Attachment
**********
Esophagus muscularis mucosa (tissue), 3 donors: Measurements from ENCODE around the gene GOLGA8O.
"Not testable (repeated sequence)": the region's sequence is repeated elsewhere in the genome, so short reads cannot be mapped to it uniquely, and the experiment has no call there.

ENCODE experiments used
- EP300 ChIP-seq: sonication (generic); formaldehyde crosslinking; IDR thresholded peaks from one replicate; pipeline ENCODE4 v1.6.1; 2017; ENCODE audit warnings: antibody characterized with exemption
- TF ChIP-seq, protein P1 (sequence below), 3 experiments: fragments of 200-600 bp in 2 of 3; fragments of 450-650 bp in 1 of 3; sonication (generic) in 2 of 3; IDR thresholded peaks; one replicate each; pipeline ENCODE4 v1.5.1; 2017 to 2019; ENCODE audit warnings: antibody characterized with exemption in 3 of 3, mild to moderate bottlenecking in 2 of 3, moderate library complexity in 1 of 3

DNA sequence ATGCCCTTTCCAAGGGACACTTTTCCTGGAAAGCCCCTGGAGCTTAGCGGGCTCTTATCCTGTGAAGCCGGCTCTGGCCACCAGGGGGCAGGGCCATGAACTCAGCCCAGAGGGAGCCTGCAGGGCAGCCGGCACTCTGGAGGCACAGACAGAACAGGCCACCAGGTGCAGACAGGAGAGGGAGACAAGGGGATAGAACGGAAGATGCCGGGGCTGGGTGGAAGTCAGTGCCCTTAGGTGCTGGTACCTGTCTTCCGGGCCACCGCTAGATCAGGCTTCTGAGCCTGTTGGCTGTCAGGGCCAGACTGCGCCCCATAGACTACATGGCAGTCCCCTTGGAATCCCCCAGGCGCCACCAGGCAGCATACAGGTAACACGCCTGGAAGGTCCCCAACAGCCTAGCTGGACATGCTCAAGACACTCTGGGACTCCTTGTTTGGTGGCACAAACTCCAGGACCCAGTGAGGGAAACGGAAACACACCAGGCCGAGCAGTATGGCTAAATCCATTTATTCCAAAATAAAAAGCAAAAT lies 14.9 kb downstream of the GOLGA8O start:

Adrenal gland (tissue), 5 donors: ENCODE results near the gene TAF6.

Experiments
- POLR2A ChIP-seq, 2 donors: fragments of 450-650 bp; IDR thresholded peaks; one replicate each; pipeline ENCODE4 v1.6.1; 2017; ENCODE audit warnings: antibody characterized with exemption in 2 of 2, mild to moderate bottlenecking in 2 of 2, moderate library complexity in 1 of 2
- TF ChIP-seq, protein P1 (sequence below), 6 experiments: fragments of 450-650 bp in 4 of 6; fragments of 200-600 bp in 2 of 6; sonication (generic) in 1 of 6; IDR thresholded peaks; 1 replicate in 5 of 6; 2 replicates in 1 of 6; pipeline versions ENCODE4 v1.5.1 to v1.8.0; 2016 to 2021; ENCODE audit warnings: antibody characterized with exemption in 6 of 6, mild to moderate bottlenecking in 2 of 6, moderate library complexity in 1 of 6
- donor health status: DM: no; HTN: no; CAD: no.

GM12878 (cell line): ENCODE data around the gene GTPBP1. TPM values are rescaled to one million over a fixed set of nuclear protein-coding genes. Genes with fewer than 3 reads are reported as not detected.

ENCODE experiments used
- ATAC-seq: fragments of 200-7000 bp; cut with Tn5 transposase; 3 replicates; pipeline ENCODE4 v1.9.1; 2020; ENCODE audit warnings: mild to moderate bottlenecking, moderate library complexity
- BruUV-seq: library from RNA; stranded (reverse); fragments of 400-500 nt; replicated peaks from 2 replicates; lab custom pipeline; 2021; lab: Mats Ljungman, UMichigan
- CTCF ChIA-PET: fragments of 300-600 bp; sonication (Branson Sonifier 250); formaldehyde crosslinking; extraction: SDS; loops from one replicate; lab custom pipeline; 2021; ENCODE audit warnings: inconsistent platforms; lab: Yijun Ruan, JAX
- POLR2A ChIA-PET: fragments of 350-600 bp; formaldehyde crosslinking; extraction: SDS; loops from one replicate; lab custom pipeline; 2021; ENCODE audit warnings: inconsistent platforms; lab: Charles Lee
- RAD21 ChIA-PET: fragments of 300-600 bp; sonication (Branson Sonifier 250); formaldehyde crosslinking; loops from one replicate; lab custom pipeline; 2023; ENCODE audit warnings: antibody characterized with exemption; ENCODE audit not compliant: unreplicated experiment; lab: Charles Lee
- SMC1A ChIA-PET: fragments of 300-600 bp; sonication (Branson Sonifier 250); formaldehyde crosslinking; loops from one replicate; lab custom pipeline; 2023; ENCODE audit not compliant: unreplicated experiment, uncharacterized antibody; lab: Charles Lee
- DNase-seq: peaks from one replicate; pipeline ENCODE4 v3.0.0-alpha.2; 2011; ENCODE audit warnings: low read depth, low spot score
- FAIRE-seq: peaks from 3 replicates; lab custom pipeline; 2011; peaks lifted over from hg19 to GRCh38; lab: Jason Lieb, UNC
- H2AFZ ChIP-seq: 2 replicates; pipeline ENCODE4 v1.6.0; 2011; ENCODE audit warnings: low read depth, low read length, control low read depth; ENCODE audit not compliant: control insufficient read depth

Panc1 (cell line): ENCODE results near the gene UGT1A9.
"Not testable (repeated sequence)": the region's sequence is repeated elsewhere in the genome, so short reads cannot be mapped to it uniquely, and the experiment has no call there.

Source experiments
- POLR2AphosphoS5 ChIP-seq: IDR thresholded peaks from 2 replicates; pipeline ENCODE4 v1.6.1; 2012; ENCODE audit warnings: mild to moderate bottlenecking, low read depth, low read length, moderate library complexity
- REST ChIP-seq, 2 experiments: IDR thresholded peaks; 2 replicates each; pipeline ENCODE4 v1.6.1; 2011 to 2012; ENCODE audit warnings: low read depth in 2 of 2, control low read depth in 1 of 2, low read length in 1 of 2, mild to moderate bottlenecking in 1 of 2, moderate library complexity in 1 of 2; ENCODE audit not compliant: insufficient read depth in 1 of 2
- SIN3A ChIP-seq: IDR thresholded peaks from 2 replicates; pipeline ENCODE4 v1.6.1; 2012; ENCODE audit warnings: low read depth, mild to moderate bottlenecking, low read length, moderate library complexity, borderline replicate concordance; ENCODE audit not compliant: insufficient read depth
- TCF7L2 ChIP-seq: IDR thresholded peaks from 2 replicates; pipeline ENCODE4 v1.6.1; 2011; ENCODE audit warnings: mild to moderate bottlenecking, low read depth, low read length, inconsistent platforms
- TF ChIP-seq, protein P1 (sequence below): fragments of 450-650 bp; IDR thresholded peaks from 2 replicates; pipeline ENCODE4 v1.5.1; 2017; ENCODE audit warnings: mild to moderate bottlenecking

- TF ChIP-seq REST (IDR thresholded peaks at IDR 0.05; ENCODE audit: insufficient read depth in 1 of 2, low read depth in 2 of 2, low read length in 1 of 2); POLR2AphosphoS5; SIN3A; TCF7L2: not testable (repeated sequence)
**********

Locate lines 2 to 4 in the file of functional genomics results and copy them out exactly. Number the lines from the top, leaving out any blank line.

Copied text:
"Not testable (repeated sequence)": the region's sequence is repeated elsewhere in the genome, so short reads cannot be mapped to it uniquely, and the experiment has no call there.

ENCODE experiments used
- EP300 ChIP-seq: sonication (generic); formaldehyde crosslinking; IDR thresholded peaks from one replicate; pipeline ENCODE4 v1.6.1; 2017; ENCODE audit warnings: antibody characterized with exemption